January 29, 2014

CowboyHatGirl Sigh. The muse hides itself and I am running around looking for it. Hide and Seek. Not so bad, just means I need to read more. Now that my own manuscript is done and out for blurbs from three prize winning poets, I want a new project to work on. I discovered a western poet who wrote a book called Johnny Ringo, Red Shuttleworth, so I ordered his book; it is a full length poem, not in prose, but a page by page blow of his life as an ownry outlaw, maybe just a misunderstood man who was born in the old west (Tombstone, AZ).

 

Something I might have to sink my own teeth into! Let the rodeo begin!

Old West Revivalist- Poet

January 22, 2014

Bison2 copy

Yeah, I like the sound of that. No real preaching, but yet reminders- of what once was.

It’s never gone when you rise it up in story. Line by line reminding others.

The Mythic West in Twentieth-Century America by Robert Athearn does it. I was very inspired by this book. Lent it to a friend, and hope I get it back.

We will never get the old west back, the wild is completely lost. It was too rugged for the folks back east. Many wanted it eradicated. The old west became a side show for them, rather than go visit. The population wanted civilized, similarity, and overly cloned society.

When  terror becomes the backbone of modernization, it disguises itself as bravery, and destroys what was once dear to many. They can live side by side. Destroy extinct madness.

Untitled

January 18, 2014

Time comes and walks back out,
like an old dog waiting for his dinner.
Writing has since done the same for me
back in 08 blog writing was a new scene
I towed my own line down that river,

cold as it was to start.
Others water flowed by,
leaves caught on the wind
dropped down to take a ride.
It’s inviting even when snow falls.

A few readers drop in on conversations,
about life and love and agitation
when family was good
when things turned sour and burned
food crept in

Always on the stove of the mind
heating up the days congestion
words coursed through the throat
a life line of all things burdened.
High heat can scald milk,

but left out for two hours,
you can make yogurt, add culture.
Taste better with fresh fruit
crushed with some honey, left
in a cold dry place.

This piece just kind of came to me, not sure it will be a permanent piece for a book. I’ll let it sit for a while…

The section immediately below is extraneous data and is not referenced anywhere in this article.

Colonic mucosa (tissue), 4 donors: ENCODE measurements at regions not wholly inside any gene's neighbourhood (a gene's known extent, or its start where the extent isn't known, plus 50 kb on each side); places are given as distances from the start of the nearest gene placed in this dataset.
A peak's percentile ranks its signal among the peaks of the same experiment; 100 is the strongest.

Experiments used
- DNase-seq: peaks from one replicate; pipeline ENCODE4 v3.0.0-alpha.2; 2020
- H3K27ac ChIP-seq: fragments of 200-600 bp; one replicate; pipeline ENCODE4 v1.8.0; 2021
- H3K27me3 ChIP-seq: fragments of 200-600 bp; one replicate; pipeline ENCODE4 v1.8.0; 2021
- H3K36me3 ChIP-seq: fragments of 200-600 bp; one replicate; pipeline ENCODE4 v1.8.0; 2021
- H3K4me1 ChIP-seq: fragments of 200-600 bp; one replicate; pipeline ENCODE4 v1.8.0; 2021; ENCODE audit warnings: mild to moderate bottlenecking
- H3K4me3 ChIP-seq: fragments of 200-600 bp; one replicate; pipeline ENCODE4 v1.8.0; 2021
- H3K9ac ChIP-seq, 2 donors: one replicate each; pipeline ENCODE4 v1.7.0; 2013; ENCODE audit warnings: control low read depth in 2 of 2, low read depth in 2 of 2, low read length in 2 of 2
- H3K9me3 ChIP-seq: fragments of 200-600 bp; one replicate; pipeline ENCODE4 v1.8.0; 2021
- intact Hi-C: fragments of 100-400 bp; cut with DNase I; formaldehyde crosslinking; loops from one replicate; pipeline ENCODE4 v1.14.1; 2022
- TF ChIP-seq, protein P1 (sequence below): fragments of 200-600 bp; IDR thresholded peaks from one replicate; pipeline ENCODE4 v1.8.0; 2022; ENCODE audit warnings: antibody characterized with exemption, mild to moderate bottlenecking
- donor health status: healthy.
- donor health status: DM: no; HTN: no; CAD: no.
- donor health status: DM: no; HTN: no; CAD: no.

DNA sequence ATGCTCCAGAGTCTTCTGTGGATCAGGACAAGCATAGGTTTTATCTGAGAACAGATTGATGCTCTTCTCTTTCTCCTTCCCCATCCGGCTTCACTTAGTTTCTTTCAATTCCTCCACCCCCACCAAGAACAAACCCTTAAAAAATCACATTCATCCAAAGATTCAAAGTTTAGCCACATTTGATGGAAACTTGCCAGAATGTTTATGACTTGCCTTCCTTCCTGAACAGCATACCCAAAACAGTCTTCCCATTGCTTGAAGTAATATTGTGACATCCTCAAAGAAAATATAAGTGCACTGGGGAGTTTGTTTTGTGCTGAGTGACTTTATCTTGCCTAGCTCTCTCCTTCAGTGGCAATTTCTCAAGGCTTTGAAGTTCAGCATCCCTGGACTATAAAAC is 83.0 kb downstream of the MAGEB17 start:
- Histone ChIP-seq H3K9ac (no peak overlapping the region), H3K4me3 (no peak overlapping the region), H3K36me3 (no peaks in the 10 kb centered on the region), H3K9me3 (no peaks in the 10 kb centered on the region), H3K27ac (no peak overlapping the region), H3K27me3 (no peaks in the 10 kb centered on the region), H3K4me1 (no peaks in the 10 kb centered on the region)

Somebody dun gone and made my life more complicated, again. Yeah, they gave me a Blake Shelton CD for Christmas, thanks Val, hubs step-mom. I listened to him singing about being country and what happened? Oh come ‘on, you know I drafted a few more poems for my book. Now I have to draw a line somewhere, the rest can go into the next book, which I even thought, yeah I think with that silly brain. How ’bout ‘Something About Being Country’. It’s settled.

The Sweet Life We’re Given

On the back porch
Momma would serve up
her famous sweet tea,
maybe a fresh squeezed lemonade
so much sugar you’d giggle.
Even the neighbors were invited.
The laundry would blow fresh
after we twisted and let the water
run down into the grass.

It was never just on Sunday
seems three kids dirty up more clothes
than our daddy could gather up
those wooden clothespins
from the garage lines.
Strung up over his old flat-bottom
we’d take down to the river
if there was energy
and time.

Was it the sitting in the sunshine
drinking up, eating everything
that came our way,
because we didn’t have much
at times— tomatoes and mayo
on cheap white bread,
sometimes melted Colby on saltines,
dodging stale cereal popped high
in the air
brought on laughs,
you just forgot what wasn’t there.

If someone told me we had nothing
there would be no argument
from my own kids,
it’s not because they aren’t grown
finding their own way
eating ramen off a hot plate
buying cheap beer
grilling hamburgers with their friends
every Saturday night.

One day they’ll remember it all;
how I squeezed ripe lemons
poured all the sugar into the pitcher
just like momma.
How even on bad days,
crisp towels hung out rock hard
to dry on cold days on the back rail;
we had more as a family, a sweet life sitting out
on the old porch
than emotionally down and out
rich folk do spreading dollar bills
off Rodeo Drive.